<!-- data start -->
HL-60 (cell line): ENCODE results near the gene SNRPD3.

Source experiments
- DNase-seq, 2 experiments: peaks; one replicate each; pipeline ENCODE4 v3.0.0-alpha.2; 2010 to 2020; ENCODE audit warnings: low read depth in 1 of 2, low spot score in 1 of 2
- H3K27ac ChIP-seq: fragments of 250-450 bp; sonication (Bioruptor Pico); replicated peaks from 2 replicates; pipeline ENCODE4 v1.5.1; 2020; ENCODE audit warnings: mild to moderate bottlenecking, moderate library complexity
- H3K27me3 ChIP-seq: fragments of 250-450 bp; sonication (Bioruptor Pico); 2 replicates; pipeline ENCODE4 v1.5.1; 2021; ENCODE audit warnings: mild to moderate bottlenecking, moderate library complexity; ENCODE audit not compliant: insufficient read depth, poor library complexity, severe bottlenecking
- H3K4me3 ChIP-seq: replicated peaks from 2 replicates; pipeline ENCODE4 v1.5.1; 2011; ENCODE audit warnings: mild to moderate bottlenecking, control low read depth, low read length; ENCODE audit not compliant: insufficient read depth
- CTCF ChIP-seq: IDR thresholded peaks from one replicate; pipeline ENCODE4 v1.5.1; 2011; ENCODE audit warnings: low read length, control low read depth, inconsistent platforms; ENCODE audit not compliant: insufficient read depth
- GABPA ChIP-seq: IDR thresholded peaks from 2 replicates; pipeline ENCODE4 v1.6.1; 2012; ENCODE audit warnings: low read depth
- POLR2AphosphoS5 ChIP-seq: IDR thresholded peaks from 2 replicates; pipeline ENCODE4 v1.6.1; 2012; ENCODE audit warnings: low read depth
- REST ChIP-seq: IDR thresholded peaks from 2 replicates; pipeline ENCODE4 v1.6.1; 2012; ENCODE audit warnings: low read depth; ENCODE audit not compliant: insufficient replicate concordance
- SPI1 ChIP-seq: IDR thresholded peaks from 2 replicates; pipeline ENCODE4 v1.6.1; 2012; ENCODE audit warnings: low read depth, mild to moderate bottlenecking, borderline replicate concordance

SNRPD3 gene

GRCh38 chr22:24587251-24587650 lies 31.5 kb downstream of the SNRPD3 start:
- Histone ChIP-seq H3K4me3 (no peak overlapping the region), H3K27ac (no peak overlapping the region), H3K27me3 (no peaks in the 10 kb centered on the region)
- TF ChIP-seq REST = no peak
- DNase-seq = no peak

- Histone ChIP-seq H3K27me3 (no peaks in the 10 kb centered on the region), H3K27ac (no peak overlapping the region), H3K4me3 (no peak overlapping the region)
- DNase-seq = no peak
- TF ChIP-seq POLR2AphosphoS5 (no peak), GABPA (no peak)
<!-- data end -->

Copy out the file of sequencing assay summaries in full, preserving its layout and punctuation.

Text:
HL-60 (cell line): ENCODE results near the gene SNRPD3.

Source experiments
- DNase-seq, 2 experiments: peaks; one replicate each; pipeline ENCODE4 v3.0.0-alpha.2; 2010 to 2020; ENCODE audit warnings: low read depth in 1 of 2, low spot score in 1 of 2
- H3K27ac ChIP-seq: fragments of 250-450 bp; sonication (Bioruptor Pico); replicated peaks from 2 replicates; pipeline ENCODE4 v1.5.1; 2020; ENCODE audit warnings: mild to moderate bottlenecking, moderate library complexity
- H3K27me3 ChIP-seq: fragments of 250-450 bp; sonication (Bioruptor Pico); 2 replicates; pipeline ENCODE4 v1.5.1; 2021; ENCODE audit warnings: mild to moderate bottlenecking, moderate library complexity; ENCODE audit not compliant: insufficient read depth, poor library complexity, severe bottlenecking
- H3K4me3 ChIP-seq: replicated peaks from 2 replicates; pipeline ENCODE4 v1.5.1; 2011; ENCODE audit warnings: mild to moderate bottlenecking, control low read depth, low read length; ENCODE audit not compliant: insufficient read depth
- CTCF ChIP-seq: IDR thresholded peaks from one replicate; pipeline ENCODE4 v1.5.1; 2011; ENCODE audit warnings: low read length, control low read depth, inconsistent platforms; ENCODE audit not compliant: insufficient read depth
- GABPA ChIP-seq: IDR thresholded peaks from 2 replicates; pipeline ENCODE4 v1.6.1; 2012; ENCODE audit warnings: low read depth
- POLR2AphosphoS5 ChIP-seq: IDR thresholded peaks from 2 replicates; pipeline ENCODE4 v1.6.1; 2012; ENCODE audit warnings: low read depth
- REST ChIP-seq: IDR thresholded peaks from 2 replicates; pipeline ENCODE4 v1.6.1; 2012; ENCODE audit warnings: low read depth; ENCODE audit not compliant: insufficient replicate concordance
- SPI1 ChIP-seq: IDR thresholded peaks from 2 replicates; pipeline ENCODE4 v1.6.1; 2012; ENCODE audit warnings: low read depth, mild to moderate bottlenecking, borderline replicate concordance

SNRPD3 gene

GRCh38 chr22:24587251-24587650 lies 31.5 kb downstream of the SNRPD3 start:
- Histone ChIP-seq H3K4me3 (no peak overlapping the region), H3K27ac (no peak overlapping the region), H3K27me3 (no peaks in the 10 kb centered on the region)
- TF ChIP-seq REST = no peak
- DNase-seq = no peak

- Histone ChIP-seq H3K27me3 (no peaks in the 10 kb centered on the region), H3K27ac (no peak overlapping the region), H3K4me3 (no peak overlapping the region)
- DNase-seq = no peak
- TF ChIP-seq POLR2AphosphoS5 (no peak), GABPA (no peak)